At the risk of boring my new readers and offending my faithful readers, I’ll avoid lapsing into an uninspired and ponderous narrative detailing the offerings of this weekend. It was a good weekend, to be sure, but one that doesn’t easily render itself blogable. Hence, I present another bulleted summary.
- Friday, October 28 David and I journeyed to the northernmost reaches of this city to dine with Clay and Lori. A few fajitas and a margarita later, we spent the rest of the evening playing Trivial Pursuit: Pop Culture Version. One of the two questions I actually knew was What position does Harry Potter play in the game Quidditch? Ten points for whoever leaves the correct answer first as a comment.
- Saturday, October 29 Far from being a “get-in and get-out” sort of day at the hospital, I nobly overcame two sabotaged discharges. Constipation is no match for the pen that orders a Fleets Enema with the threat of a larger-volume tap-water enema to follow, and a little run of asymptomatic second degree heart block can be addressed with “curb-side” cardiology consult, a medication change, and close follow-up.
- David and I finished the evening by dining with Adam at a neighborhood cafe. The UT-OSU game played in the background, and Adam, being an Aggie, cheered not so much for the Cowboys as against the Longhorns. However, I’m sure Clay appreciated his alma mater’s second-half come-from-behind 47-28 victory. Three years and running…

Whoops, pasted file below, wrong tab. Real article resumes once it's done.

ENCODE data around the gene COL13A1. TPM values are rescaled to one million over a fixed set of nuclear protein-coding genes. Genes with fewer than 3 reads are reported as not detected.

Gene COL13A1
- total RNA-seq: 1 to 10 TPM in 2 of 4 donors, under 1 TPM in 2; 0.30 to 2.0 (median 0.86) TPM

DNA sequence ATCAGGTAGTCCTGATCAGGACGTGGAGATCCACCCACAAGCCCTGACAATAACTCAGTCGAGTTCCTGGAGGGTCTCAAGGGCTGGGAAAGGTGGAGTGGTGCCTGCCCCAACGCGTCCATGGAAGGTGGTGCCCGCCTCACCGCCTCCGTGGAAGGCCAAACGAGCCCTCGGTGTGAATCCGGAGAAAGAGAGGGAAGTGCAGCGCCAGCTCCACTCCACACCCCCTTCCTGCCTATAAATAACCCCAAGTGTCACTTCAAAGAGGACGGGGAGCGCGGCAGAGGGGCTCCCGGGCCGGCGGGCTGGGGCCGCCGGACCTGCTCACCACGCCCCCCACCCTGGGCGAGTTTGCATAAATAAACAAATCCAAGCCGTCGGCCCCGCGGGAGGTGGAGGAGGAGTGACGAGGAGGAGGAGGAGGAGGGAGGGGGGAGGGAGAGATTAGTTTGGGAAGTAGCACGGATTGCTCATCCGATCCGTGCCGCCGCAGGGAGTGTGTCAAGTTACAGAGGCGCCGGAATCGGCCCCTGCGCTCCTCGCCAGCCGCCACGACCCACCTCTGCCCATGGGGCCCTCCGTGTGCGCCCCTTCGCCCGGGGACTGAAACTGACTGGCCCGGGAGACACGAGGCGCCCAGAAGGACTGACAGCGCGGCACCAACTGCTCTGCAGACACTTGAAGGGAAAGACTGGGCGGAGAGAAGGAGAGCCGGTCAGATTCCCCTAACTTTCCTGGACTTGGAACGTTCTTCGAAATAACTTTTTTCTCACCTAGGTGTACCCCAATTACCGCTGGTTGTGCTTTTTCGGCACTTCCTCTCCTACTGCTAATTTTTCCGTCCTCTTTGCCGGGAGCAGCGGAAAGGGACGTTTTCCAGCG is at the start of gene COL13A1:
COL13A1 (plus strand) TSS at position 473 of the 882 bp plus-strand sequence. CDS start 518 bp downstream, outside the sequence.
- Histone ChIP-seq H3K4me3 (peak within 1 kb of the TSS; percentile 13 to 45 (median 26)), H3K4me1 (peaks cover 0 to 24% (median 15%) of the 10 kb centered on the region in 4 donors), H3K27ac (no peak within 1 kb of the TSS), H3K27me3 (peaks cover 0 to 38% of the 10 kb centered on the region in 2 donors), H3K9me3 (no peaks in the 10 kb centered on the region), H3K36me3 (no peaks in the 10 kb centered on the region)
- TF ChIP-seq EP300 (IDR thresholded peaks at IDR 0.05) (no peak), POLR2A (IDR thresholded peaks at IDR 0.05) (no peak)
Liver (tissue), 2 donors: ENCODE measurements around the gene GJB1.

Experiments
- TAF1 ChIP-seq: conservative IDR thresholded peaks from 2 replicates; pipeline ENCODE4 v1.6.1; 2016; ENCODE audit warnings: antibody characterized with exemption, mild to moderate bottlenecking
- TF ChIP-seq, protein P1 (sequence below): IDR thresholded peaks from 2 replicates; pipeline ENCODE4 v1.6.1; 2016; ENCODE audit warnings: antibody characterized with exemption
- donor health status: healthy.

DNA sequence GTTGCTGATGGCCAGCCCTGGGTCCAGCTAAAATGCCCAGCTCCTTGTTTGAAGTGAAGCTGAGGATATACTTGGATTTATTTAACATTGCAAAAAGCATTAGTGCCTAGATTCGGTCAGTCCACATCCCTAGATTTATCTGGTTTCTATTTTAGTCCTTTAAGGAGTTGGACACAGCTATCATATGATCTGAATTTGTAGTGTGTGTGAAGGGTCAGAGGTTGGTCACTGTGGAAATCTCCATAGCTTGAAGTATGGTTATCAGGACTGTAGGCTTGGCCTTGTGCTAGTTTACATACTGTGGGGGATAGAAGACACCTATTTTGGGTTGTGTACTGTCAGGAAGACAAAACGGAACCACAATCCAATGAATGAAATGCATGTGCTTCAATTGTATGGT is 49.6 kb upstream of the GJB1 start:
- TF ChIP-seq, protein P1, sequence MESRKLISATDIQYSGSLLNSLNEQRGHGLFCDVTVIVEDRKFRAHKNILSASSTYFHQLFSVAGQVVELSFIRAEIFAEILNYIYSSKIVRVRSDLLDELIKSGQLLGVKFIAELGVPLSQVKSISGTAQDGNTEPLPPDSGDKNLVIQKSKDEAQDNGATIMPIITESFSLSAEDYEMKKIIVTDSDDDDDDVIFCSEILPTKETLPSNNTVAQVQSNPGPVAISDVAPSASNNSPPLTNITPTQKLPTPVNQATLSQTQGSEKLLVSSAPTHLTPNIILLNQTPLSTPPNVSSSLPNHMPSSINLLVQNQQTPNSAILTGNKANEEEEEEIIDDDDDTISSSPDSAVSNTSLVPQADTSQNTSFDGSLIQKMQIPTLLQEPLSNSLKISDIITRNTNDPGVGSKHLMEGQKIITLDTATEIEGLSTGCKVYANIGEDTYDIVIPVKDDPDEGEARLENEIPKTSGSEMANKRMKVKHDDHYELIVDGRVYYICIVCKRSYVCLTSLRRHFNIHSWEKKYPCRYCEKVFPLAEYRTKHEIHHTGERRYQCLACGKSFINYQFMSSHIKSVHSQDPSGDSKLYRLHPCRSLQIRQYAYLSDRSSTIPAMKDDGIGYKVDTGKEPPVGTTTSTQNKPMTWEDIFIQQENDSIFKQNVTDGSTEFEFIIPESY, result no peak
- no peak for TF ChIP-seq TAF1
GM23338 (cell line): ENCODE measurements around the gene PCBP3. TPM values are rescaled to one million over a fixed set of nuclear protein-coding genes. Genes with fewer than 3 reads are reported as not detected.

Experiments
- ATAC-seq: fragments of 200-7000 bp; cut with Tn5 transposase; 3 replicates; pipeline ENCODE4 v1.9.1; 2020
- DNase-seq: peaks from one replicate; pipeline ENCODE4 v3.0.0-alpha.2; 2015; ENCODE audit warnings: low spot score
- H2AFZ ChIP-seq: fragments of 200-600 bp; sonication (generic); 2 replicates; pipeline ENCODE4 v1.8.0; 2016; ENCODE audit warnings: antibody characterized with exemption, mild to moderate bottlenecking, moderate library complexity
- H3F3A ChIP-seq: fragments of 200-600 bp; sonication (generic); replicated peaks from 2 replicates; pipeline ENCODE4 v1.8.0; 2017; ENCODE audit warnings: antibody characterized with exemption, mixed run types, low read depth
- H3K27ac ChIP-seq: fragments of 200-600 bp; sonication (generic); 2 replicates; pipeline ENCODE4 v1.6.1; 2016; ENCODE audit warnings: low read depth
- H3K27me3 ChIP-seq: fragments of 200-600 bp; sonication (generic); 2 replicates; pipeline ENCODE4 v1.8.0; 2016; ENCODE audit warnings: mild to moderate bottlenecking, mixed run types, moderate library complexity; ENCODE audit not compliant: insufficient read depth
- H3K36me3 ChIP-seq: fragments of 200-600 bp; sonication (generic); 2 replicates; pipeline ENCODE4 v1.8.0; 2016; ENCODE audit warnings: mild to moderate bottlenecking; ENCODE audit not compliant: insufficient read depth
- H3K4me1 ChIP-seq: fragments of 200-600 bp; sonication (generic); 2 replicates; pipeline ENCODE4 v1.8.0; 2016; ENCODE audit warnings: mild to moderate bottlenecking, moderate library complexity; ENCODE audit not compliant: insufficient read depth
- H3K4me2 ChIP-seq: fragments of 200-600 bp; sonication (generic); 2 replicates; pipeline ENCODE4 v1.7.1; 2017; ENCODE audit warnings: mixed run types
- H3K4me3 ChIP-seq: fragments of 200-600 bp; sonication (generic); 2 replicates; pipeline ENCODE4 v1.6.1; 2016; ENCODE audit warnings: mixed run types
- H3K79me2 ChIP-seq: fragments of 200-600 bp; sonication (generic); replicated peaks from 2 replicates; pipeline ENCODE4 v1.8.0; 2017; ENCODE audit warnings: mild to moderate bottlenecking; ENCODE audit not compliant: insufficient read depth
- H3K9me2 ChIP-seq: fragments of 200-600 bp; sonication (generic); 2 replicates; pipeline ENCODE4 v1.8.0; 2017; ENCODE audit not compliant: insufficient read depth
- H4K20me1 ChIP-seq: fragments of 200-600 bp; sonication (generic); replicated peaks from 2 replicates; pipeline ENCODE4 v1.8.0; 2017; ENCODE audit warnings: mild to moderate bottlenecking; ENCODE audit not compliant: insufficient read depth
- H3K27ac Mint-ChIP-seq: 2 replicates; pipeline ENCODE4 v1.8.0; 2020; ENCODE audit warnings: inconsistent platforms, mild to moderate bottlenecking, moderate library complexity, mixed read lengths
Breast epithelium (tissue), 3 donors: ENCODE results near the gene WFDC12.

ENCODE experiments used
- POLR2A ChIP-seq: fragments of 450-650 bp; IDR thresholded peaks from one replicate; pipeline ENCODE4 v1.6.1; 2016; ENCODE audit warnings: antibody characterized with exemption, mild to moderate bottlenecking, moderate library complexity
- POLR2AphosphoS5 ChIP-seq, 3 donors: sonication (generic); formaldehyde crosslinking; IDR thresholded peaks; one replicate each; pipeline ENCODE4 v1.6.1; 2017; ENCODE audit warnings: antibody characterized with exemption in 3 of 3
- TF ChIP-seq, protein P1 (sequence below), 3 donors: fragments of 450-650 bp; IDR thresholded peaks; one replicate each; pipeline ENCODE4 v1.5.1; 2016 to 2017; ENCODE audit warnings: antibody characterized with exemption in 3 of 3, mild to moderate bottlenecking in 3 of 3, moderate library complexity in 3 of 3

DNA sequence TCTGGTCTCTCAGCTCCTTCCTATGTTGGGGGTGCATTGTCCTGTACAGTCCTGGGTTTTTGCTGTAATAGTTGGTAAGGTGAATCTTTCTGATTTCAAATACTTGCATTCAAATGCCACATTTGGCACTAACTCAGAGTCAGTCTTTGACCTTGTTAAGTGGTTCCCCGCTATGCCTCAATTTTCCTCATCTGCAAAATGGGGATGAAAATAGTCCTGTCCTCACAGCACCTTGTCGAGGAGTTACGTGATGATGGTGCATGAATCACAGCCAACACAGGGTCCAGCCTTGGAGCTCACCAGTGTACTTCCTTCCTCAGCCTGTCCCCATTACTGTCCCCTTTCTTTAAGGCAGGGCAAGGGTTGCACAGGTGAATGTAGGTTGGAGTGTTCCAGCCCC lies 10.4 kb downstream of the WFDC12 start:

- Sunday, October 30 After rounding, I joined the rest of my immediate family (minus Charity’s husband J.T.) at church for Shelley and Chris’s new membership. We ate as a family afterward and then relaxed at my apartment with coffee and scones. Later, Roman, Isabella, Shelley, Chris, and I wandered down to the nearby park so the kids could play. It was a thoroughly relaxing Sabbath afternoon, and it made me realize how much I’ll miss my family next year when I’m farther away.
Trivia question: 50 points goes to whomever can name the location (city and state) of the house pictured above, or the school of thought co-founded by its famous architect.